|Near this spot on the afternoon of August 16, 1830, John M. Jones was hanged in Lynchburg’s first public execution. In May of 1829, Jones, a Lynchburg slaveowner, had killed George Hamilton on the James River waterfront in a dispute over Jones’s . . . — — Map (db m155539) HM|
|This three piece marble column adorned the front of the First National Bank building, Tenth and Main Streets. It was built 1908-09, P. Thornton Marye, architect. When the building was completely remodeled in 1976-77 all marble was replaced by a . . . — — Map (db m156584) HM|
|Old City Cemetery, also known as the Methodist Cemetery, was established as a public burial ground in 1806 on land donated by John Lynch, founder of Lynchburg. Mayors and other prominent civic leaders, along with the city's indigent and . . . — — Map (db m74011) HM|
|This old burying ground, established in 1806, is where most of Lynchburg's African Americans were laid to rest in the nineteenth and early twentieth centuries. As many as 75% of the estimated 20,000 people buried here are African-American.
This . . . — — Map (db m74025) HM|
|This 1929 map of the boundaries of the Old City Cemetery is the only known record available to locate graves “within the walls” in the older section of the cemetery. Even today no records exist for grave locations throughout the cemetery . . . — — Map (db m74027) HM|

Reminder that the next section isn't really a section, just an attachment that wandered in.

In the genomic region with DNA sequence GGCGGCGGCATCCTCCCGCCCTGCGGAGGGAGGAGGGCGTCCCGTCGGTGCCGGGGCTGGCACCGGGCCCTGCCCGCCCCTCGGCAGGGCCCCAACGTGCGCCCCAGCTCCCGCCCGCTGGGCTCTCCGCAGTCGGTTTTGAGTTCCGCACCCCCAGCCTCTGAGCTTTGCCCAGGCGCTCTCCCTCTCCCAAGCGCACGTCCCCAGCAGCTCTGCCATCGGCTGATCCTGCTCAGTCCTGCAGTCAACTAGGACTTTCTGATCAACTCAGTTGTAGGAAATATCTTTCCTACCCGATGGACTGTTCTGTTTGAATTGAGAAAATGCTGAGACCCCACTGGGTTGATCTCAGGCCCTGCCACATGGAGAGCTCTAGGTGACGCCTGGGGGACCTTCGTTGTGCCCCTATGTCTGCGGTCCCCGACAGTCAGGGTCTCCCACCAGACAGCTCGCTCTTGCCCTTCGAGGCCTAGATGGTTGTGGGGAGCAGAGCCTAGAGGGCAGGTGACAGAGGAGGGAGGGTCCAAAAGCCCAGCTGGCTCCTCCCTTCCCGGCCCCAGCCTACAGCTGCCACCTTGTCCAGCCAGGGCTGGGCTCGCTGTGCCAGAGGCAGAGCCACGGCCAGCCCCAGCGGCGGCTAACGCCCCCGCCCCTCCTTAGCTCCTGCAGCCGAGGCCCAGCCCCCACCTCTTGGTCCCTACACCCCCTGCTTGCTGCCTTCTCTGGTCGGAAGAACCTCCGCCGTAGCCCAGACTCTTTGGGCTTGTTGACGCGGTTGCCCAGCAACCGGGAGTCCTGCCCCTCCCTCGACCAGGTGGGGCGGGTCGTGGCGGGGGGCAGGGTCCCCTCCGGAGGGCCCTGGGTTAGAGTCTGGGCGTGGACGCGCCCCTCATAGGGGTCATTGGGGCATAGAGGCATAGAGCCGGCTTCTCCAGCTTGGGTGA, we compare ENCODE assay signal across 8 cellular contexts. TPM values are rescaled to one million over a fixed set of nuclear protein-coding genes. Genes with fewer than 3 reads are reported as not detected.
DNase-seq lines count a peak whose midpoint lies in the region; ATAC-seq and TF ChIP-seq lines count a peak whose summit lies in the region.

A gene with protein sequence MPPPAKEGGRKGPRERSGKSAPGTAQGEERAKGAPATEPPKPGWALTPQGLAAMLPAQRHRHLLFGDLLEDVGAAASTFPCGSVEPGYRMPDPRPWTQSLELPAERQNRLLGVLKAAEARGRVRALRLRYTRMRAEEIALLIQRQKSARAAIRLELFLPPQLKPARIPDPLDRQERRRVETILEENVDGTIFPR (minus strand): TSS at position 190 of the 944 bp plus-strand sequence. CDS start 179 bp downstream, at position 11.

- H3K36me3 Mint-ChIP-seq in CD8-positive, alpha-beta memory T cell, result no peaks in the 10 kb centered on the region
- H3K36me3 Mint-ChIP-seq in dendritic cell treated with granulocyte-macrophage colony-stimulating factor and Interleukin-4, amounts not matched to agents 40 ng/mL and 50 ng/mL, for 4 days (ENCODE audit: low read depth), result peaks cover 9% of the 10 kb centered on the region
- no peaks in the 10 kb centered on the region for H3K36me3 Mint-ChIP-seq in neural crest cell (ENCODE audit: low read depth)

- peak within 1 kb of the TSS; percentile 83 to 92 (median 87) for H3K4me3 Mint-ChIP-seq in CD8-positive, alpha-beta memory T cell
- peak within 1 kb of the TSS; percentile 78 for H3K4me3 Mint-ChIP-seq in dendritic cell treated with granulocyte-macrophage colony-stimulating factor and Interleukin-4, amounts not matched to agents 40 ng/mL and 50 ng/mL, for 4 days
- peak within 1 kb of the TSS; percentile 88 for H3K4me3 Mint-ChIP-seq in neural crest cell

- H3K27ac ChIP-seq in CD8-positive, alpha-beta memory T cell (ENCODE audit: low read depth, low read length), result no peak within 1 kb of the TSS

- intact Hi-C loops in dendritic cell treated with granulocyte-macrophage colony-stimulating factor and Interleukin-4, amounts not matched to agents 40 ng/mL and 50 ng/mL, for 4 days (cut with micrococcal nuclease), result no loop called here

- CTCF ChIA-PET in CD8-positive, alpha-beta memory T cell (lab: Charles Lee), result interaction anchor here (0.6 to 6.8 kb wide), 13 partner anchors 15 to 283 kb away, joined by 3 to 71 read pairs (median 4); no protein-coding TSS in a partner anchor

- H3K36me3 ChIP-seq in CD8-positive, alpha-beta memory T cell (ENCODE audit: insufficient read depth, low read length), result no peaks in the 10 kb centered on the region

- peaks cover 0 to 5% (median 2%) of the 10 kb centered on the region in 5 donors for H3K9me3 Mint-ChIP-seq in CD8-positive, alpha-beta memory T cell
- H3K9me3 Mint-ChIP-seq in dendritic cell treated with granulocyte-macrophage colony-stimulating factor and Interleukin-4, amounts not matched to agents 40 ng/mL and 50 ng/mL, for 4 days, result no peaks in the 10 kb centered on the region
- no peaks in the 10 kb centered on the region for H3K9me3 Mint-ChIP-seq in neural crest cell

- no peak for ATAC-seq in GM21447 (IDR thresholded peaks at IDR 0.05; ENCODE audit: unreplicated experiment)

|“With a graveyard on one side, quartermaster’s glanders stable on the other, and smallpox hospital in the middle, one (is) reminded of the mortality of man.” “A Confederate Surgeon’s Story,” Confederate Veteran, 1931, John . . . — — Map (db m155505) HM|
|This 1840’s white frame building was the medical office of Dr. John Jay Terrell. It was moved here in 1987 from Rock Castle Farm in Campbell County and has been restored to recreate medical science in the era of 1860 to 1900. These exhibits . . . — — Map (db m74038) HM|
|“Frank Trigg came into this world a slave and was buried a retired college president.” He was born in 1850 at the Governor's Mansion in Richmond, as his parents, Sarah and Frank Sr., served Governor John B. Floyd. At age 13 he lost an . . . — — Map (db m74060) HM|
| (panel 1) "The work of removing the bodies of Federal soldiers, who died here during the war, was commenced on yesterday. Their remains will be taken from this place to City Point for re-interment." Lynchburg Daily Virginian Saturday, . . . — — Map (db m156593) HM|
|Silas Green was born into slavery around the year 1845 on a plantation in Franklin County, Virginia. According to local legend, soon after the beginning of the Civil War, Green voluntarily enrolled in the Confederate army. His owner considered him . . . — — Map (db m74059) HM|
|Sinister Activities had been rumored in 1897, but great alarm spread among both Negro and White citizens when it was discovered that the body of a young woman, Ella Jamieson, supposed to be buried in Potter's Field, was instead being shipped to . . . — — Map (db m74061) HM|
| . . . — — Map (db m74041) HM|